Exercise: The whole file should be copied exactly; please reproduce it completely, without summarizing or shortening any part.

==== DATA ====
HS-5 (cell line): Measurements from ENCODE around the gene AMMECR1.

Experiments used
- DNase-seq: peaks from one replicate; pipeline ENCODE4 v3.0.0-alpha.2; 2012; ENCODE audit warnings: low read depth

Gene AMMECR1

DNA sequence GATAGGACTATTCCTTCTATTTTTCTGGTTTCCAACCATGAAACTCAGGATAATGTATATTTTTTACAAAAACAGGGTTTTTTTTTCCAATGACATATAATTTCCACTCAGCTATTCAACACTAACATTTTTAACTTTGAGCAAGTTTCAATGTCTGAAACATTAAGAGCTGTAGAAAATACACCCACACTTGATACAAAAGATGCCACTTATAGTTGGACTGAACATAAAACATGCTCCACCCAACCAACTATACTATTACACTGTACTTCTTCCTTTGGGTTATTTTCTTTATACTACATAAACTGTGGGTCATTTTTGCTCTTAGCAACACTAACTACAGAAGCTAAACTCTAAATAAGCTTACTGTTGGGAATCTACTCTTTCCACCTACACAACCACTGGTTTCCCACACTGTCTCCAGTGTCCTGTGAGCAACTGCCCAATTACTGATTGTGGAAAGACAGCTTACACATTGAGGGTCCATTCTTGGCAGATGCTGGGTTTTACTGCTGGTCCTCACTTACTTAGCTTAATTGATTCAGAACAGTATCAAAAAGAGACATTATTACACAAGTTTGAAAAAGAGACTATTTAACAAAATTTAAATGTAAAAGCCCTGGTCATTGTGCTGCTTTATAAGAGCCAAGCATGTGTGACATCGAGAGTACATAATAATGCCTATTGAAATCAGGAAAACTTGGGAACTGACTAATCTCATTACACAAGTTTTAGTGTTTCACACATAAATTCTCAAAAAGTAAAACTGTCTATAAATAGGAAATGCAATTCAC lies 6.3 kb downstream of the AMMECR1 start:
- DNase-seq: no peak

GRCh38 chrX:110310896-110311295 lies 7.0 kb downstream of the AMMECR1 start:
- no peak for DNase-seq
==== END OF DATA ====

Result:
HS-5 (cell line): Measurements from ENCODE around the gene AMMECR1.

Experiments used
- DNase-seq: peaks from one replicate; pipeline ENCODE4 v3.0.0-alpha.2; 2012; ENCODE audit warnings: low read depth

Gene AMMECR1

DNA sequence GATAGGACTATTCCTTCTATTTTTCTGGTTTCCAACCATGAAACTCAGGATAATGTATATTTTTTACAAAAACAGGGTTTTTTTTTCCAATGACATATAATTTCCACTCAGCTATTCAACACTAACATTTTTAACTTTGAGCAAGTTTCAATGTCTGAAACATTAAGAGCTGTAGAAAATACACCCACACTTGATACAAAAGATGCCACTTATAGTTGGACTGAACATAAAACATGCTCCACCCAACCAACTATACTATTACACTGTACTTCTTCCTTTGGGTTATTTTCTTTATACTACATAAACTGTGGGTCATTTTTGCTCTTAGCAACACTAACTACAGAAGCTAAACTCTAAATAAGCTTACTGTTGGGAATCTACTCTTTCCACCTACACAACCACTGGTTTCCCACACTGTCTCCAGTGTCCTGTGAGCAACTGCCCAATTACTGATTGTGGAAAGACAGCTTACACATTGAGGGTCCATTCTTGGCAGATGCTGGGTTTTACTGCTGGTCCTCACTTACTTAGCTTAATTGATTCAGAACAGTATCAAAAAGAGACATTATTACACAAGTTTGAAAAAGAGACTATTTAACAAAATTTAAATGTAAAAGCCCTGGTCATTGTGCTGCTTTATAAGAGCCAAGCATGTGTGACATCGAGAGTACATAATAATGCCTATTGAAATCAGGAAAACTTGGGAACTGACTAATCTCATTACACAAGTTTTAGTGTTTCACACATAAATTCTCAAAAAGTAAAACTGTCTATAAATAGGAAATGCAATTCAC lies 6.3 kb downstream of the AMMECR1 start:
- DNase-seq: no peak

GRCh38 chrX:110310896-110311295 lies 7.0 kb downstream of the AMMECR1 start:
- no peak for DNase-seq